Editors Note: Dr. Katz is now available on DVD (But sadly not Blu-ray) so you may purchase your copy at the movie seller of your choice. The Midnight Cafe does not condone piracy.
My good friend Jamison recently sent me the entire series of Dr. Katz: Professional Therapist on DVD. This has brought much joy to my heart because none of the episodes from this series are yet available on DVD. My friend bought it off of Ebay from someone who essentially put his dubbed off the TV VHS tapes into the DVD format. The quality ranges from really quite excellent to something more akin to rather unwatchable garbage. Most of the episodes have that old VHS tape that’s been sitting in the attic for a bit too long look. But it’s Dr. Katz on DVD and I’ll take what I can get.
The other, quite humorous, but in this collection is that whoever mastered the DVDs didn’t manage to edit out most of the commercials. A few of the episodes are presented commercial-free and look quite professional. The rest retain the commercials, but the creator has done us the favor of fast-forwarding through them. This creates a nice nostalgic effect to the collection, reminding me of my days of recording favorite TV shows and fast-forwarding through the commercials myself. He even does the guesswork on when the commercials will end, and the show will begin. Many times he’ll hit play only to find another commercial coming on. Or he’s a little slow on hitting the play button, fast-forwarding through the first few moments of the show.
The commercials themselves are also quite interesting. Craig Killborn is still hosting the Daily Show, Comedy Central is overhyping their sure-to-be hit show “Bob and Margaret” and Dell computers with 8 megs of RAM and 10 gig hard drives sell for only $2600!
The show itself is classic. It’s one of my all-time favorite television comedies. The set-up for the show has Jonathan Katz playing Dr. Jonathan Katz, a professional therapist (high concept, I know). His patients consist of guest stars who are generally professional comics, whose “problems” are generally bits from their acts. Other characters are Dr. Katz’s perpetually lazy son, Ben (H Jon Benjamin), and his sarcastic secretary Laura (Laura Silverman – how did they come up with these character names?). There is also the bartender and regular customer at a local pub Dr. Katz frequents (Julianne Shapiro and Will LeBow respectively).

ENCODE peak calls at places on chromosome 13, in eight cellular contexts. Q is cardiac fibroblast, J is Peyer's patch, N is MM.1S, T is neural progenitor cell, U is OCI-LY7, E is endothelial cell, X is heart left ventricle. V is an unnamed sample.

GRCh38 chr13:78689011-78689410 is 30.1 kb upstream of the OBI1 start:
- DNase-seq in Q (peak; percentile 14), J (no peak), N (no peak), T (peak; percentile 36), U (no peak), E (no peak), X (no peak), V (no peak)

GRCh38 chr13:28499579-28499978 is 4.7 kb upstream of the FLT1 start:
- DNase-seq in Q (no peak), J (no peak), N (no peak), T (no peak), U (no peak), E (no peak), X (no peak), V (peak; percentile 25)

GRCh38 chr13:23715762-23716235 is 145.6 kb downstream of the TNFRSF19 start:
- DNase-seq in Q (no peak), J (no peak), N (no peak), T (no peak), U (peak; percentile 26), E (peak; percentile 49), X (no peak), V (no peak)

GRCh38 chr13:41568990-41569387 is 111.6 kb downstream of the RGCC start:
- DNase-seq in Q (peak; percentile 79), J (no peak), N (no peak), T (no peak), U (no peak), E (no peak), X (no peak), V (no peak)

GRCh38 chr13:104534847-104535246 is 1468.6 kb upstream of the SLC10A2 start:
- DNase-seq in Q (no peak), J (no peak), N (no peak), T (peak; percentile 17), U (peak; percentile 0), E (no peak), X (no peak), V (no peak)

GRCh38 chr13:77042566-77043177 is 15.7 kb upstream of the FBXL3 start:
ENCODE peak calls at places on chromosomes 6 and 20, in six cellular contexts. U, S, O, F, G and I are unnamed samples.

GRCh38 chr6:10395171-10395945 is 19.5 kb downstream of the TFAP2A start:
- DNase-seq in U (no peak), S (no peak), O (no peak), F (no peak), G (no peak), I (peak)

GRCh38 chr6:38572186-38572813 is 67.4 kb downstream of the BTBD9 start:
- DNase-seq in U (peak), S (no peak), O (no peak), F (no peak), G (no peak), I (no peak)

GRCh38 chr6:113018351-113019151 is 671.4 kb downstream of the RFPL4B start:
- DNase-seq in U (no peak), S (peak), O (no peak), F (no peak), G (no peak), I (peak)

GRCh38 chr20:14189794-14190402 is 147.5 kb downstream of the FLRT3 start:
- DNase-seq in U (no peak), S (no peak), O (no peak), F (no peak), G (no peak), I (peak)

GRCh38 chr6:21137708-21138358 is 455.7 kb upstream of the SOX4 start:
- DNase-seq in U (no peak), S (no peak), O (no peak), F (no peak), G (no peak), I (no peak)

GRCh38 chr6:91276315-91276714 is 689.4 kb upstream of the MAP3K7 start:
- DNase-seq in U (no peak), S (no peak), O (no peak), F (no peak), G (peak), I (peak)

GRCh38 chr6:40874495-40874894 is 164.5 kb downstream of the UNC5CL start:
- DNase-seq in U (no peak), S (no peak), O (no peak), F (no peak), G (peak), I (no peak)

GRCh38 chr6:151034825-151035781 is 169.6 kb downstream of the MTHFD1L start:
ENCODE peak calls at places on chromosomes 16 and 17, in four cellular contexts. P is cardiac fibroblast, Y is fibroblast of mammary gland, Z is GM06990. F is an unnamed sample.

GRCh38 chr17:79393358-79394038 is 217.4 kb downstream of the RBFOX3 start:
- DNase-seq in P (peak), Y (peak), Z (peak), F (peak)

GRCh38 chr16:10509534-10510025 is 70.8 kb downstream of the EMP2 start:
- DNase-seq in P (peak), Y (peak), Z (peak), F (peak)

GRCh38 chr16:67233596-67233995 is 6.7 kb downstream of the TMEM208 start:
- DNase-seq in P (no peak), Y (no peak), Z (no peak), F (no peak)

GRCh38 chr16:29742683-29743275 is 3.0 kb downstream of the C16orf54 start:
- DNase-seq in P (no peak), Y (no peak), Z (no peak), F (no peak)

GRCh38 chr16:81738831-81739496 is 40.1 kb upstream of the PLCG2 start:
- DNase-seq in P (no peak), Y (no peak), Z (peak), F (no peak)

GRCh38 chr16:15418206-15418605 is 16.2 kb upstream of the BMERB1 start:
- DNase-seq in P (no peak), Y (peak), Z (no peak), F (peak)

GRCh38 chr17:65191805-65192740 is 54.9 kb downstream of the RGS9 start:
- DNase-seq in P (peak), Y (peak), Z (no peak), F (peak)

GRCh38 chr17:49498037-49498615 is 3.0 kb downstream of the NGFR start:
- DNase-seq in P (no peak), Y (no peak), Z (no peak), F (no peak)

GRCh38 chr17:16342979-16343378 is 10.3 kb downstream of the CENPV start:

Ben: “I’m saying, Dad, that it’s lonely at the top. So if you wanna ride my gravy train, you better hop on, now.”
Dr. Katz: “Why do you think this is the top? I mean, you could be lonely for any number of reasons.”
Ben: “What are you trying to say?”
Dr. Katz: “I’m saying, you’re a lonely guy. … Don’t blame it on being at the top.”
The best part of the show is the interaction between Katz, Ben, and Laura. The three have great chemistry and often feel more like three hilarious friends sitting around trying to one-up each other. I doubt the show ever had much of a script, for it all seems rather improvised on the spot.
Ben: “I bought a, uh, one of those fake fountains. You plug it in, and the water runs constantly.”
Dr. Katz: “A urinal.”
The only problem with the show is when the guests aren’t all that funny. In the early days, the guests consisted solely of stand-up comics. Generally, these guys are spot-on hilarious, doing their best bits. But, sometimes the guest is more annoying than funny (Judy Tenuta anyone?) Since an individual guest’s bits can make up 1/4th of the show, a bad guest could really drag the show down. This is especially true when as the show got a popular, non-comedian to appear. I loved Julia Louis-Dreyfus on Seinfeld, but here she says nothing funny, and her only gag seems to be that she goes to the toilet a lot while she’s pregnant. Katz makes the most of poor guests, though, and milks the material for all its comedy potential.
Dr. Katz: “Hold on one second, Ben, let me play the Devil’s advocate here, just for one minute.”
Ben: “No Dad, don’t, okay please, I don’t like the Devil’s advocate thing; you’re too good at it.”
Dr. Katz: “What about ‘Duck Duck Goose’?”
Ben: “Okay, you got a deal.”
In the last season, the show did what too many television shows do when running out of steam: it tinkered with its own premise and added characters. While in the previous five seasons, the only people with speaking parts were the main characters and the guest patients. In season 6 suddenly there are miscellaneous extras popping up. Why suddenly is there an exchange between Ben and his dentist? Todd, the video store clerk has become running regularly into this season as well. The actor portraying Todd (Todd Barry) had previously been a patient on the show. While the bits between Todd, the clerk, and Ben are usually funny, it is an additional character to a show flooded already with too many characters, and not enough time.
These are minor complaints in what is one of the funniest series to have ever hit the airwaves.